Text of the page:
With spring comes blooming flowers, budding trees and new life all around Daviess County. No one knows this more than Kristin Allen, of Nurture to Nature Wildlife Rehabilitation Center, who is entering her busy season of animal rescue and rehabilitation.
Allen founded her nonprofit nine years ago and has helped care for wild animals that are injured, orphaned or in need, with the ultimate goal of returning them back to the wild. Allen estimates that she has returned thousands of animals back into the wild that wouldn’t have survived without her knowledgeable care.
“I feel like this is what God called me to do,” Allen said.
Her most recent rescues are six opossum siblings. A friend called Allen after she found the mother opossum had been hit by a car. She rescued four babies and immediately called Allen.
“The first thing I asked her was, ‘Did you check the pouch?” Allen said.
Opossums are marsupials, meaning females carry and nurse their young in a pouch until they are about two to three months old.
Allen said when her friend returned to the opossum, she found two more babies inside the mom’s pouch. All six, weighing around 2 ounces each, were given to Allen, who has been feeding them milk from a tube. She has slowly introduced chopped berries, scrambled eggs and bugs into their diet until they mature enough to feed themselves. Allen’s ultimate goal is to release them.
“I look at it kind of like foster care,” Allen said. “You know they’re not yours. My goal is to get them back to the wild.”
Right now, Allen is rehabilitating six raccoons, nine opossums, nine bunnies and nine squirrels, which she says is a low number of rescues for Nurture to Nature. Last year she released 70 baby squirrels and had two rounds of 75 opossums at one time last year.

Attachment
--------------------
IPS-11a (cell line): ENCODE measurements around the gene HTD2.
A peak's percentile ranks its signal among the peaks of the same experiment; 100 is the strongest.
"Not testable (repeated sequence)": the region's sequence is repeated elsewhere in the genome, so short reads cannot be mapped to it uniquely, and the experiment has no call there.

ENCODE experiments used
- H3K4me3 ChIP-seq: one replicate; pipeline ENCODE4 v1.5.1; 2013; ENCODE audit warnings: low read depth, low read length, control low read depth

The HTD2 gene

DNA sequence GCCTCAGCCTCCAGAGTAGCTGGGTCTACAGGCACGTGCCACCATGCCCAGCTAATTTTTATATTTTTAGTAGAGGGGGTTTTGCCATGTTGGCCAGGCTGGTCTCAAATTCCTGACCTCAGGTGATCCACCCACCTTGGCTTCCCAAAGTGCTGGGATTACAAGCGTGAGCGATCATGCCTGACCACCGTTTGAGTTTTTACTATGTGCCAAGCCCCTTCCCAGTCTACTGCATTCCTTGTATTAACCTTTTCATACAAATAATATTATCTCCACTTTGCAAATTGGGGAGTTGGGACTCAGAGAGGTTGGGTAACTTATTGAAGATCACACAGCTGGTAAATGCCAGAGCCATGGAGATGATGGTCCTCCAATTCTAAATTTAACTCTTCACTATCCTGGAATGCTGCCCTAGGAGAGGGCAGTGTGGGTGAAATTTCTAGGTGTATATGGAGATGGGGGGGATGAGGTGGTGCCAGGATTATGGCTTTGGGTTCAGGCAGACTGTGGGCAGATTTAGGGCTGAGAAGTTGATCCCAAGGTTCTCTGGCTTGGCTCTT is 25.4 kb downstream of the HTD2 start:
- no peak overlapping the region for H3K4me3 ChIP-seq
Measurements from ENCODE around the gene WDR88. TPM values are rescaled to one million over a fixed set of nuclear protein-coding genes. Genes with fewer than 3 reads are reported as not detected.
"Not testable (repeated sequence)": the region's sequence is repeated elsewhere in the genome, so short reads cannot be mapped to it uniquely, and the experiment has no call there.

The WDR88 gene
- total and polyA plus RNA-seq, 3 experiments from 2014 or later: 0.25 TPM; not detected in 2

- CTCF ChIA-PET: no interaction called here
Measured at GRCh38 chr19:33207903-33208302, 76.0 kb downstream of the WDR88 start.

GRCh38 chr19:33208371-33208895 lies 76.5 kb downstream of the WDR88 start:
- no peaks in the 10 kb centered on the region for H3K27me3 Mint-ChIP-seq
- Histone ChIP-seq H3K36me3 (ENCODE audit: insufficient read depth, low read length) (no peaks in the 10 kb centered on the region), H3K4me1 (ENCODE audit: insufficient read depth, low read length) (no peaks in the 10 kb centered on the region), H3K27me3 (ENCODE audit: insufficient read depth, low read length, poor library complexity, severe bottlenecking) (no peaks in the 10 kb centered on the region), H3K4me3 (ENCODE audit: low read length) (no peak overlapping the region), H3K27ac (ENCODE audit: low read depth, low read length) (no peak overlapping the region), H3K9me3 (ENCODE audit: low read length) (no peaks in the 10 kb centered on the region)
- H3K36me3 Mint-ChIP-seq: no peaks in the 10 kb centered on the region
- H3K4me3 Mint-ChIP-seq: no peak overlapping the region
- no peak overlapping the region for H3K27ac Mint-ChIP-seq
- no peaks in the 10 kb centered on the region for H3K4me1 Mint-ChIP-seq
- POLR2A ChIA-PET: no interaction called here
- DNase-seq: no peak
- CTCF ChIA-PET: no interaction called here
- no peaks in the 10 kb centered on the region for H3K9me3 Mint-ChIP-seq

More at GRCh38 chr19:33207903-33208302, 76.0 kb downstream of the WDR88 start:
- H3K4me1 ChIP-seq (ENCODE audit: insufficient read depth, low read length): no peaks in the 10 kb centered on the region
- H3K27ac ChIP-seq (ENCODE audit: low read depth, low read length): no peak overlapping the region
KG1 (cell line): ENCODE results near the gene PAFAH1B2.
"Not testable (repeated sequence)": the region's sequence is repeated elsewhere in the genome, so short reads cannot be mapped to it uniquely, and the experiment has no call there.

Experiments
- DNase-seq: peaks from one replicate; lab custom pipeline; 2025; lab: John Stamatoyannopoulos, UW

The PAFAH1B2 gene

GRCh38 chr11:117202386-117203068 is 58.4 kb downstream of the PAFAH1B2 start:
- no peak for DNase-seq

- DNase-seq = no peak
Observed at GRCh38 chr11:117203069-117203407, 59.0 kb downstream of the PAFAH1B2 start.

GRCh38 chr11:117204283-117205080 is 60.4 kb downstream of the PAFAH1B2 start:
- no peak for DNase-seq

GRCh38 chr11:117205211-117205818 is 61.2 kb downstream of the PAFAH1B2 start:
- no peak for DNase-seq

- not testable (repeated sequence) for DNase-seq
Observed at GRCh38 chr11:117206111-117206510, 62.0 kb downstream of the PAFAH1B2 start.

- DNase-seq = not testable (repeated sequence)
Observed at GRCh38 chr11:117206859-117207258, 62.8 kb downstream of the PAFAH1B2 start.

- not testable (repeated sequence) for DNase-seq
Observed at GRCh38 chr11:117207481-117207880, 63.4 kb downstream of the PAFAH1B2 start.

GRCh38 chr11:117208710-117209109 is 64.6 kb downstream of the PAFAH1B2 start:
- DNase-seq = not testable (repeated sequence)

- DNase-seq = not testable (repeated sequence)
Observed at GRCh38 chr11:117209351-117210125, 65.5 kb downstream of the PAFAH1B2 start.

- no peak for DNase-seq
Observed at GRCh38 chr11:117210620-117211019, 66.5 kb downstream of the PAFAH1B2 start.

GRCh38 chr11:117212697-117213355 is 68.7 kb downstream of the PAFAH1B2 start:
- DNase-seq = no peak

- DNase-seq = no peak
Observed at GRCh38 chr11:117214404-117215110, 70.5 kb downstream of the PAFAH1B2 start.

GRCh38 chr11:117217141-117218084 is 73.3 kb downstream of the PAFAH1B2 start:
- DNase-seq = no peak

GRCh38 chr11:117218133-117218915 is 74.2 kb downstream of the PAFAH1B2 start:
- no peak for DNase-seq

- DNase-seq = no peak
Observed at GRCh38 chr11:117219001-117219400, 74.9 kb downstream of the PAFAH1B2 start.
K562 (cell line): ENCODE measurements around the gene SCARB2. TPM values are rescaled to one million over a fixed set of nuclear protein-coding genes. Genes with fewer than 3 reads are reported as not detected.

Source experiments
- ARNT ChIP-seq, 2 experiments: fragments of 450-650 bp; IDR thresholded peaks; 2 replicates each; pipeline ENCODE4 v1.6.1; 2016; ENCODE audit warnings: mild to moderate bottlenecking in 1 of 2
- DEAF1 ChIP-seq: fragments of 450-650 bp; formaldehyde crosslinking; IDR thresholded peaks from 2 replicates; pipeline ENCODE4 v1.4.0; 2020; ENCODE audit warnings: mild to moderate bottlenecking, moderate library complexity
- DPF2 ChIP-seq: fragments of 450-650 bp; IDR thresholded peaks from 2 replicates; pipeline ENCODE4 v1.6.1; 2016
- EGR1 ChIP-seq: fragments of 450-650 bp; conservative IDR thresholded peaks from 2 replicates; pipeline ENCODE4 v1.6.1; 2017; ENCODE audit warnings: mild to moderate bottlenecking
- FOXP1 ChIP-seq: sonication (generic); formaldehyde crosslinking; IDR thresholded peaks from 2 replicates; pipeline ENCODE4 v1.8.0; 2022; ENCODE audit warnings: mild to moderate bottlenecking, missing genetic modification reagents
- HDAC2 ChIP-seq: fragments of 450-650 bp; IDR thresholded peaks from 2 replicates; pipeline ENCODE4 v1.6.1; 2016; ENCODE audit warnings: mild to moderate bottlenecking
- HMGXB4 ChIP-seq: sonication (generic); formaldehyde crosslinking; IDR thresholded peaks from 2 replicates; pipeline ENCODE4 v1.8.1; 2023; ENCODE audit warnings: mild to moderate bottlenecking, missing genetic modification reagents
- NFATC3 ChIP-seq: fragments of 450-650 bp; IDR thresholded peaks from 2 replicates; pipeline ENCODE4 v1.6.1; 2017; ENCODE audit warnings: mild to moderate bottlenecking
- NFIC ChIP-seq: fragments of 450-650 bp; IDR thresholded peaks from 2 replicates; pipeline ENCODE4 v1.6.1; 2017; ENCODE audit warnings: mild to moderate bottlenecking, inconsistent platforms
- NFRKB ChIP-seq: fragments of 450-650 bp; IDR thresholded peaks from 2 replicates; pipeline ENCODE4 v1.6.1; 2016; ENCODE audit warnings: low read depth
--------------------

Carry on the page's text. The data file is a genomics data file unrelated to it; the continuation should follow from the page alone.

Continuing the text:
Last year alone, Nurture to Nature helped rescue 400 animals. Allen said that number is around 500 if you include the birds of prey she rescued through her other nonprofit, Western Kentucky Raptor Center.
Through both nonprofits, Allen is passionate about offering children’s educational programming, which she says she is asked to do weekly.
“When youth become invested, I believe there will be a future for these animals,” Allen said. “If you can touch the children, then it eventually reaches the parent.”
Allen’s dedication and success garnered the attention of National Geographic in 2015, when she was asked to be a part of “Bandit Patrol,” a NatGeo television show that featured three women in rural western Kentucky taking on the responsibility of caring for wild animals and releasing them back into the wild. The show only lasted three seasons, but Allen continues with her calling.
“My original goal was to let people know there is help out there for these animals,” Allen said. But after investing nine years into serving Daviess County and seeing the growth of the community, Allen said her goal broadened. “With all of the construction and deforestation of our community, I want to help teach others to coexist with these animals.”